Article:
August 16, 2017
As of this morning, six people have resigned from the President’s Manufacturing Advisory Council over the President’s recent responses to the events that unfolded in Charlottesville, Virginia, over the weekend. This is not a political post, but rather one about ethical decisions.
These leaders from different manufacturing sectors all made the conscious choice to step down to honor their values and the values of their companies over politics. But, making such ethical decisions is not easy. Sometimes, it impacts customers and money or even brings personal loss.
Eugene Soltes, writing for the Harvard Business Review ("Why It’s So Hard to Train Someone to Make an Ethical Decision"), describes three barriers to making ethical decisions in the workplace:
- Understanding there is an ethical issue to begin with
- Our need for agreement, which stifles opposing points of view, also known as Group Speak
- Decisions in the workplace that are made too quickly, with little time for thought about long-term consequences
Leaders should model and encourage ethical decision-making and reward those who make ethical decisions. More importantly, those leaders who do not make ethical decisions, and promote ethical decision-making, should not lead. They do their employees and their clients a disservice.
While companies like Enron, Wells Fargo, and Mylan (infamous for EpiPen price gouging) were in the news for unethical business practices, we rarely hear anything about the ethical business decisions company leaders make. While there are lessons to be learned from poor ethical decisions, we can also learn valuable lessons from good ones.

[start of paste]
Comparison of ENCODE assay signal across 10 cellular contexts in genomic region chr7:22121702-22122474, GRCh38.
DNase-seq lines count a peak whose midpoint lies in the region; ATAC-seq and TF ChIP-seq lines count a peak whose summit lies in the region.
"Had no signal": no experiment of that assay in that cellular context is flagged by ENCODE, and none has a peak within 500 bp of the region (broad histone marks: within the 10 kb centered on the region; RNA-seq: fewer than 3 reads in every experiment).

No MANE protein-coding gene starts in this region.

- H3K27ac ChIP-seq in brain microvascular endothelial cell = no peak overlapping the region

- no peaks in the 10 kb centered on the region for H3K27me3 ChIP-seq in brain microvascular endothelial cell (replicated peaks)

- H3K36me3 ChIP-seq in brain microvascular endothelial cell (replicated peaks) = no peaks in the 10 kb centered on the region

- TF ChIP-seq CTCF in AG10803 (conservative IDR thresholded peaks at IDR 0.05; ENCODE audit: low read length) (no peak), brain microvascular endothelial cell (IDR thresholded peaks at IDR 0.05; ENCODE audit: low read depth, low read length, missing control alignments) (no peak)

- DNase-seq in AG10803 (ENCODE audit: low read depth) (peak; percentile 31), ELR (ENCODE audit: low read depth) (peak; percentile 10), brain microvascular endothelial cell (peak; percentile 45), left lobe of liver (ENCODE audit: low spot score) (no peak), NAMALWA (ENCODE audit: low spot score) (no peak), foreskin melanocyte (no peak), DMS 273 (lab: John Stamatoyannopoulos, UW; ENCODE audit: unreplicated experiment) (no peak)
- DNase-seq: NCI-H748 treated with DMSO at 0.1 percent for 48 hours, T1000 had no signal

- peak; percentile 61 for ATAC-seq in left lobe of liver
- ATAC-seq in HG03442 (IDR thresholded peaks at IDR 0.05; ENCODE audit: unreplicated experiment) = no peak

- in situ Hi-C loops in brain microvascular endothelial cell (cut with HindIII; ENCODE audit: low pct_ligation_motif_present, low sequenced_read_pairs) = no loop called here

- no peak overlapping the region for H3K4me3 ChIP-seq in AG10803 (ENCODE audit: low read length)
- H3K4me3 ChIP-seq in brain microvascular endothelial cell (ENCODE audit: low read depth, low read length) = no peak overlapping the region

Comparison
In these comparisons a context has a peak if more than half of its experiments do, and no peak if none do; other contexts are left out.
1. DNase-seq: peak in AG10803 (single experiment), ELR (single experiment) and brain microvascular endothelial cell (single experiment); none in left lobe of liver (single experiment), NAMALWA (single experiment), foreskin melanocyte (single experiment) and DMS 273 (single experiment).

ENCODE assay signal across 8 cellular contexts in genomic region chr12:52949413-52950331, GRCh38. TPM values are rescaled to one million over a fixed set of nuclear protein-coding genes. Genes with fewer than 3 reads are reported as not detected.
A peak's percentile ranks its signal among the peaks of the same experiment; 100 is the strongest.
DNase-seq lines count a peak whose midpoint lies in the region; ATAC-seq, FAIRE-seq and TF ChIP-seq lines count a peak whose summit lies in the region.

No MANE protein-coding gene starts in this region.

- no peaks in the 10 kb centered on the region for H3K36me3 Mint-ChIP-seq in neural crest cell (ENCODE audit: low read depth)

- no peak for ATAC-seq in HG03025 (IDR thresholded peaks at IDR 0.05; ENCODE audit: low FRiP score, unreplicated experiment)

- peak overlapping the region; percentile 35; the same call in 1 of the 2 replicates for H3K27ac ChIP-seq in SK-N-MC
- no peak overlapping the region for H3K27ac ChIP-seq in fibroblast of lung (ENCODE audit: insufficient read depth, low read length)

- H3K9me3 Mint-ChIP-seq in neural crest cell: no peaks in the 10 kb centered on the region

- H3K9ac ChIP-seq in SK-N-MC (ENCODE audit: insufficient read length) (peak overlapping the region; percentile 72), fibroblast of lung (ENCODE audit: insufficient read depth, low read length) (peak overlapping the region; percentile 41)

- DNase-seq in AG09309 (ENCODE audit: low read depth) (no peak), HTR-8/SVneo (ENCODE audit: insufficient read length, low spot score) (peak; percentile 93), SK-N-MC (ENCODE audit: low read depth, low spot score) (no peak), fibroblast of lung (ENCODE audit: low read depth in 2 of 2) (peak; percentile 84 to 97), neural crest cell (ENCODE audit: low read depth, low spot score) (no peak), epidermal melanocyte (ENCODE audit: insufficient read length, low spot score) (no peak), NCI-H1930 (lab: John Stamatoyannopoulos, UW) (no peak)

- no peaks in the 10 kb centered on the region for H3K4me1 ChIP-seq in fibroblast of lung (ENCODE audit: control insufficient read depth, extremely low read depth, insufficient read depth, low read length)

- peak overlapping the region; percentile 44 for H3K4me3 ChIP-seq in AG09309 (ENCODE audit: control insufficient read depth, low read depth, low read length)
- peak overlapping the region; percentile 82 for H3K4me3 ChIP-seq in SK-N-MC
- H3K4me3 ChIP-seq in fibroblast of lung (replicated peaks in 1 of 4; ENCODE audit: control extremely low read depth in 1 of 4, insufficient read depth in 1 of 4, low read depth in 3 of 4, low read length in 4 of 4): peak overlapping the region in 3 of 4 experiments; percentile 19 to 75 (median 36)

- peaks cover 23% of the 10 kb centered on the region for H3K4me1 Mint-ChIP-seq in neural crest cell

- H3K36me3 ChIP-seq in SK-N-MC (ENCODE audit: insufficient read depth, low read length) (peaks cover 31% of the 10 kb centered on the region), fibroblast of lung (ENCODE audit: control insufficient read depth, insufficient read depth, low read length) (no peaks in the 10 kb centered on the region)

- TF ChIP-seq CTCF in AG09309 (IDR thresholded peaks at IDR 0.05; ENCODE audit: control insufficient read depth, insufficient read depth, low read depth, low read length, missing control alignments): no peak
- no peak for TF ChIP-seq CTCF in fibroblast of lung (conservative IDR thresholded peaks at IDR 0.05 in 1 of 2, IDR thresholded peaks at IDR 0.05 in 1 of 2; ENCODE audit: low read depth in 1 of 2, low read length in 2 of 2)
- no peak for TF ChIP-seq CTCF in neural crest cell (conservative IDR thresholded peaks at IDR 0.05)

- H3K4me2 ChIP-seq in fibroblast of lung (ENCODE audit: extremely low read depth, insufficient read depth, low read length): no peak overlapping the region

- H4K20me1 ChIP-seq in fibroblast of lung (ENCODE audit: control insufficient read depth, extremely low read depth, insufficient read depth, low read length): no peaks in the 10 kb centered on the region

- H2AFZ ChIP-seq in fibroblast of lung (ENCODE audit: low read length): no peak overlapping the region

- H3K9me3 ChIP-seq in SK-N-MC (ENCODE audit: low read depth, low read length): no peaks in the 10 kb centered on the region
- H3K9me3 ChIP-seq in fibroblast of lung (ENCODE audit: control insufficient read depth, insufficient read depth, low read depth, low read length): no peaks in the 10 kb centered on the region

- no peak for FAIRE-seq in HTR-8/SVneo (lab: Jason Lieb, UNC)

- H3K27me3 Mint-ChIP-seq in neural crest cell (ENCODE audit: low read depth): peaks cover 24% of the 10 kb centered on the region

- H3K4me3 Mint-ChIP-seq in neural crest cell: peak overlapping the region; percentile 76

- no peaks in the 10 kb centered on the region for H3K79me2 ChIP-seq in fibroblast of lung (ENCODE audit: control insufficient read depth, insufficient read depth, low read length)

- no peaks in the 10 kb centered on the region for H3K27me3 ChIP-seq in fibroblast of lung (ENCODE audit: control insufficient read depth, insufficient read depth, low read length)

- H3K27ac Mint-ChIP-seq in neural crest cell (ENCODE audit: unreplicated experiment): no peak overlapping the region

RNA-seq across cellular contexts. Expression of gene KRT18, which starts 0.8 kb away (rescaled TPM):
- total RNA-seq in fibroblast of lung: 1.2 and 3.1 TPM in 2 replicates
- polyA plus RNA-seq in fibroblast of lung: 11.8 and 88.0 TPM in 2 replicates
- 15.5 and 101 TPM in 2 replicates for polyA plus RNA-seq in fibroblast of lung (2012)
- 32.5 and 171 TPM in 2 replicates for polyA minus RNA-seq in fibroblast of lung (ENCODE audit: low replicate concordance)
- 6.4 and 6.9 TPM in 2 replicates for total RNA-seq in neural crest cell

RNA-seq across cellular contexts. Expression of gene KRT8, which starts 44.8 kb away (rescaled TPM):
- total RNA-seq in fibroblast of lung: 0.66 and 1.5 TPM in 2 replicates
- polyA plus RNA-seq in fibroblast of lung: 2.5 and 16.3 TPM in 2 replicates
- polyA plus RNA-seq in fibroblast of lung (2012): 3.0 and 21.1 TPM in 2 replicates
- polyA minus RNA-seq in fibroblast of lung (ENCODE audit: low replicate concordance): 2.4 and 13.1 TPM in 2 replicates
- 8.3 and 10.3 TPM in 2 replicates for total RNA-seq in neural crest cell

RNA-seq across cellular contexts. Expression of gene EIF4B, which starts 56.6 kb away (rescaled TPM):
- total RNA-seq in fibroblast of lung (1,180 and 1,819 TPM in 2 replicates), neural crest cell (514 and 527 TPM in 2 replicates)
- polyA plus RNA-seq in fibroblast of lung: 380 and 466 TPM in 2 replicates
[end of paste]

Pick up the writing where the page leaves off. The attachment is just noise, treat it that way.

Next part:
Fast Company put together a list of seven business leaders and their biggest moral dilemmas. Sallie Krawcheck, as an example, had recently been fired as the head of CitiGroup’s wealth management division because she reimbursed clients for financial losses. As the new head of Merrill Lynch’s wealth management division, she quickly found herself in a very similar position. The Stable Value Fund (Walmart being the largest owner of these funds), considered low risk and purchased as part of 401K plans often held by their low-income earners, was suddenly tanking. Krawcheck was faced with two options: Tell the Walmart employees, “Sorry for your loss,” or stabilize the fund with cash to protect the employees’ investments.
For Krawcheck, the decision was easy. “I’d lost my job once for doing this," she says in the article. "Did I want to do it again? ... And the answer is, I did.” If getting fired for valuing clients over profits was the consequence, she was ready to accept it. “I didn’t love the idea of losing my job, but that was less painful to me than thinking about telling the Walmart employees that we had lost money they thought could not be lost.”
Ethical decisions are not for the faint of heart. While they may seem easy and obvious, the consequences are often difficult to deal with. Sometimes they result in revenue loss, and sometimes they result in personal loss — as in Krawcheck’s case.
The leaders who stepped down from the President’s Advisory Council may face negative consequences, such as a loss of influence in Washington or loss of consumers who voted for the President. However, they were willing to take those hits for what they believed to be right. We need more examples of business leaders who make ethical decisions, regardless of the financial and personal costs, because they value humanity.
Anne Converse Willkomm
Director of Graduate Studies